What's the worst thing about being a writer?

We had some wonderful romance scenes and stories last month on this blog. I enjoyed everyone of them. (okay Blossom is my fav)

Being writers is what makes us tick, but what about the dark side?
What's the downside of being an author? We have pros and cons to every aspect of our lives, what are some of the cons we face in our make-believe worlds?

I'd like to start off by saying that creating a story that is emotionally satisfying outweighs all the bad stuff, but there is bad stuff.

Number one is TIME: When I invest hours and hours into a story, that time isn't available for my husband or my daughter or grandkids. It isn't available to me. I cringe when I think of the hours it has taken to write 15 books. Am I glad I did it? Sure, but some things got put on the back burner. Taking care of myself. Visiting my folks and my brothers. Traveling with my husband. I missed those opportunities.

Number two is isolation: Me in my office, typing until my fingers ache, talking for imaginary people. It's lonely work.

What do you see as the down side of this business?
Have you even thought about it?


Rox Delaney said...

I think about it every day. Not hard thinking, just that little, gee, if I only had time I could...

OTOH, I'm on the side that at least I get paid for what I do and that I still love doing it. Most of the time. This year I spent the holidays writing, thanks to a deadline.

Good topic, Pat!

Becky A said...

Pat, I love this blog. Most of the time I don't think about the downside to writing with any real conscious thought. If I did, it would only make them more of an issue and then I would probably start to grumble.:) However, any new writer or writer wannabe, should be aware that there is a downside and it varies with individuals just like everything else. Since I am going to blog on this too I'm not going to give away my particular issues just yet. But one thing I can't fully understand, since I am not published, is the pressure of writing under a deadline. That has got to be tough because you can't work when you want,you must work until it's done. Thanks for getting my wheels spinning, my brain thanks you!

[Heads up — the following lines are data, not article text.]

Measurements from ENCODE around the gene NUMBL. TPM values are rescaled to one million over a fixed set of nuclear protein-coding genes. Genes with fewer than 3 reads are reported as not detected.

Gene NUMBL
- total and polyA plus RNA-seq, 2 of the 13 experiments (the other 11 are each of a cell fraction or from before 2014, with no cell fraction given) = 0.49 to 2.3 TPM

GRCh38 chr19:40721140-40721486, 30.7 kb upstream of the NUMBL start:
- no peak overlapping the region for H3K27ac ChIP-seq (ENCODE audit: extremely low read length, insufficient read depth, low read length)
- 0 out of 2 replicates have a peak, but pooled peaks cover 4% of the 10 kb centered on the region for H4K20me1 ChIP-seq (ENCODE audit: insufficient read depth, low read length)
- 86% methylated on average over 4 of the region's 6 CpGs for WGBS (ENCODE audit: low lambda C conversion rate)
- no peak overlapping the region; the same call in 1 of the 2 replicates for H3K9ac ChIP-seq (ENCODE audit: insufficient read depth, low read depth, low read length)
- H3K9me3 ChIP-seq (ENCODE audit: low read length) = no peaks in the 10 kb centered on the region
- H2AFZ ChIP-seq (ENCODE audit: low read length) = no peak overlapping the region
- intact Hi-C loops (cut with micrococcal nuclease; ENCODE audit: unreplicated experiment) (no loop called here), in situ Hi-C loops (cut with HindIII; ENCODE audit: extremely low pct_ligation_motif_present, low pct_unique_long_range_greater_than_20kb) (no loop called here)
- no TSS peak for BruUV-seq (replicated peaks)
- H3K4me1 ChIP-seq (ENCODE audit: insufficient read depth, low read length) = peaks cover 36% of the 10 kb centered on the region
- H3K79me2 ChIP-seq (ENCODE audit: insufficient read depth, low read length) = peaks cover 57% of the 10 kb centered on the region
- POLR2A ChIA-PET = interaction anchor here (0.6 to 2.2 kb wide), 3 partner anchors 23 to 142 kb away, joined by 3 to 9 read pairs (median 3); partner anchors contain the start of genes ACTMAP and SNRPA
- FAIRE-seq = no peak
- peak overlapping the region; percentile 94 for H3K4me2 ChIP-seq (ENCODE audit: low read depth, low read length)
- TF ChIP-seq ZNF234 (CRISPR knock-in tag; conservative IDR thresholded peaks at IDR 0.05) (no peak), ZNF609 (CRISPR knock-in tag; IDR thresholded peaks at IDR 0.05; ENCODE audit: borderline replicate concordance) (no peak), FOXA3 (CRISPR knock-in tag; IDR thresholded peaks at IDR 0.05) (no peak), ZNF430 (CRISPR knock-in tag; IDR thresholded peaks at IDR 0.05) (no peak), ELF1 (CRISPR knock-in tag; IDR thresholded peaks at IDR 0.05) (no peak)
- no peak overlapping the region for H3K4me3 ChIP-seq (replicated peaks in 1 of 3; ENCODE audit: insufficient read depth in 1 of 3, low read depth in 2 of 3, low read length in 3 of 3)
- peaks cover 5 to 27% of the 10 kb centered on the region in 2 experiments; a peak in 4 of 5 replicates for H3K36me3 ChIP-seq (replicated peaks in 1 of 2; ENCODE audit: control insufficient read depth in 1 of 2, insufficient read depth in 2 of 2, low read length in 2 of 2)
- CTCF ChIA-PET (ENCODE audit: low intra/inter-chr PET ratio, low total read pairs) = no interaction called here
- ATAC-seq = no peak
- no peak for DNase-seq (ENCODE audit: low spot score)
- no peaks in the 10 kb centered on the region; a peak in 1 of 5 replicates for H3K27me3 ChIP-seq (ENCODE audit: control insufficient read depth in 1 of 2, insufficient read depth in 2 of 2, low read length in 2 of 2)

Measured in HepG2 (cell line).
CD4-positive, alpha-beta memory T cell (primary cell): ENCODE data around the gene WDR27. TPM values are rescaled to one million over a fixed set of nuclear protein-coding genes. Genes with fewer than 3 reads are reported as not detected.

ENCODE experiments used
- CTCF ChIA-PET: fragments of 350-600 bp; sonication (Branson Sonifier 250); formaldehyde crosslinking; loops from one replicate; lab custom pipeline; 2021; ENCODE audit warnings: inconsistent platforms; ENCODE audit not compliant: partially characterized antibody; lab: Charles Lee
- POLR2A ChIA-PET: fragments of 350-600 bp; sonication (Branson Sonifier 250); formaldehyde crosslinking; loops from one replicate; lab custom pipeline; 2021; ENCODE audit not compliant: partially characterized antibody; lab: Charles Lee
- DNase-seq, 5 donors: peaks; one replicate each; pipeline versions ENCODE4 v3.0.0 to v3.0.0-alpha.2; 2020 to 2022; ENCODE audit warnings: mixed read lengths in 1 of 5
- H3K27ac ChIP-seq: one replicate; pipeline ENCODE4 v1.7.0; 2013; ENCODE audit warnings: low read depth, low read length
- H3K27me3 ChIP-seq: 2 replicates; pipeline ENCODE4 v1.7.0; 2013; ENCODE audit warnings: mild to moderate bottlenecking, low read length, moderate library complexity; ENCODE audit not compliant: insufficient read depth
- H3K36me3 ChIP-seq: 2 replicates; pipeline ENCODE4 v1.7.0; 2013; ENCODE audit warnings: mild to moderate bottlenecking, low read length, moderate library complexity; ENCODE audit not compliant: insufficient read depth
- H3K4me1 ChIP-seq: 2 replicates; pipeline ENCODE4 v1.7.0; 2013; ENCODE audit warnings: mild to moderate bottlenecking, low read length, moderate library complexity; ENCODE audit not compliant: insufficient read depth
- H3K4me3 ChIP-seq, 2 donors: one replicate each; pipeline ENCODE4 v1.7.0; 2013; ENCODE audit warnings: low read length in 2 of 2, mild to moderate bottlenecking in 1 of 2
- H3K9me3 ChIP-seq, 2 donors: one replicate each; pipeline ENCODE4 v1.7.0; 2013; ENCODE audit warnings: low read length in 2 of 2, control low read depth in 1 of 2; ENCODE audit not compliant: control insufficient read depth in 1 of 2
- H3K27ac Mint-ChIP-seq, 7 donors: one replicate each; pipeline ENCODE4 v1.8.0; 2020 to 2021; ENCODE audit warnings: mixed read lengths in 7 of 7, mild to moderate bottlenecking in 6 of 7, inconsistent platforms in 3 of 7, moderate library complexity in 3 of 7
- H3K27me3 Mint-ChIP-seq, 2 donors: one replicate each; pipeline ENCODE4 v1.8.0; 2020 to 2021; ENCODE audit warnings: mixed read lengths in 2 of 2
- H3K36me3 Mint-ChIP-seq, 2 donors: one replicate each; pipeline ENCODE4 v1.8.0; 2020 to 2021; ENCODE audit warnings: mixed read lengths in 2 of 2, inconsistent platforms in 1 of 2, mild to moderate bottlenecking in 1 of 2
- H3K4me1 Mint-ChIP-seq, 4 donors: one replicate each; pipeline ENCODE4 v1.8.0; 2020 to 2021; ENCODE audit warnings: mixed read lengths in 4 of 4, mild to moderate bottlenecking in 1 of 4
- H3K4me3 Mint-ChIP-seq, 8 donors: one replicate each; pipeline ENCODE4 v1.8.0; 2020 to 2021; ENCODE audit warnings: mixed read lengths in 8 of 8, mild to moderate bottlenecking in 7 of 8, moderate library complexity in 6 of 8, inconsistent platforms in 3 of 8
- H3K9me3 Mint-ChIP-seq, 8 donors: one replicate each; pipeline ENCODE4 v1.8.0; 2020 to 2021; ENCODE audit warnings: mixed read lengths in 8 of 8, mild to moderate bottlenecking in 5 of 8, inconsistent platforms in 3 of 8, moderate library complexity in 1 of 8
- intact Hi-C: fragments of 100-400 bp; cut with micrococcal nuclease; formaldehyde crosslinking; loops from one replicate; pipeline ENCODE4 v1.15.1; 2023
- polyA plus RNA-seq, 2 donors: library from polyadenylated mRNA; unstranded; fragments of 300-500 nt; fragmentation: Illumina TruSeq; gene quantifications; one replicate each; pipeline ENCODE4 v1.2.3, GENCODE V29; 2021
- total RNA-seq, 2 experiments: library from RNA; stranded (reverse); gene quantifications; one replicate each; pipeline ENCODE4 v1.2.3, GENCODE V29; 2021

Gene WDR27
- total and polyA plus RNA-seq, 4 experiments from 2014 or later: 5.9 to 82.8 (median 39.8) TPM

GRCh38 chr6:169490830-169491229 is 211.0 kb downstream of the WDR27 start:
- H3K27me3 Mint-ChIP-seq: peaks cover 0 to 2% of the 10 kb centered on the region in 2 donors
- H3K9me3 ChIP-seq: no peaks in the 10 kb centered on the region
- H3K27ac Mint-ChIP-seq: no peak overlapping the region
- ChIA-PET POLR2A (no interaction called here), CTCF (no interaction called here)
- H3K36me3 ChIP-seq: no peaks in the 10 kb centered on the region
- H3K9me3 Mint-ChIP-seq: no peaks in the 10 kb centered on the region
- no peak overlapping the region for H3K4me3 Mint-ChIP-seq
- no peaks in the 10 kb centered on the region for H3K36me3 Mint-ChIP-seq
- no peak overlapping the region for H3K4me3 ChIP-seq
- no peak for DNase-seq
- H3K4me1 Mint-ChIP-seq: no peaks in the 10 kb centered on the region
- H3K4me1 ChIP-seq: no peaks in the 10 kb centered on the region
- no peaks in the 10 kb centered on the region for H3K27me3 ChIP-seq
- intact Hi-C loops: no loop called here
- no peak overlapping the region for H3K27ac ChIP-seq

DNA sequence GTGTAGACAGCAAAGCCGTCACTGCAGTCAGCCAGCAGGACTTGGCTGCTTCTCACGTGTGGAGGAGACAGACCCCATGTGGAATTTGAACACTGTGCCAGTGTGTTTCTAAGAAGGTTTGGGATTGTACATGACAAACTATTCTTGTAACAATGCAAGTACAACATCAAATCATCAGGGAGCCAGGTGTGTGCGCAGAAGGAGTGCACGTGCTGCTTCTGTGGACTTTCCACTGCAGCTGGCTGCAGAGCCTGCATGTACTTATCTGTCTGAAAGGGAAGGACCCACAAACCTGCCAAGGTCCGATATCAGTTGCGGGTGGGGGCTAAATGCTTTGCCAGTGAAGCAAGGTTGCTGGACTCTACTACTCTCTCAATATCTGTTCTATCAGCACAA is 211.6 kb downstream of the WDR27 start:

Joan Vincent said...

Not a topic I have consciously thought about but for which a list was too easily formed not to have been somewhere in the subconscious! Receiving a jection letters after waiting and waiting months comes to mind, Pat. Putting yourself on the line--out there "nekked" in our work so to speak is both a blessing and a curse. I agree about the loneliness and isolation and the time factor. All too true. I also remember the years I went through before I discovered WARA and other writers. Before then there was no one to talk to about the writing, no one who wanted to listen to the joys or woes of a particular day , a particular best or worst in a given book's ongoing birthing. Fortunately, like any birthing, the pain usually fades into the background.

Pat Davids said...

Rejections have to rank at the top of the worst things heap. Nothing hurts like knowing they didn't "love" my writing. It's part of the business. If it was easy everyone would do it.

You're right about the pain fading with time, too. Thanks for sharing your thoughts.

Penny Rader said...

The scary stuff -- What if I can't finish another book? What if no one likes it?

Nina Sipes said...

Or worse. Suppose I'm only a one book person. That thought freaked me out for three years.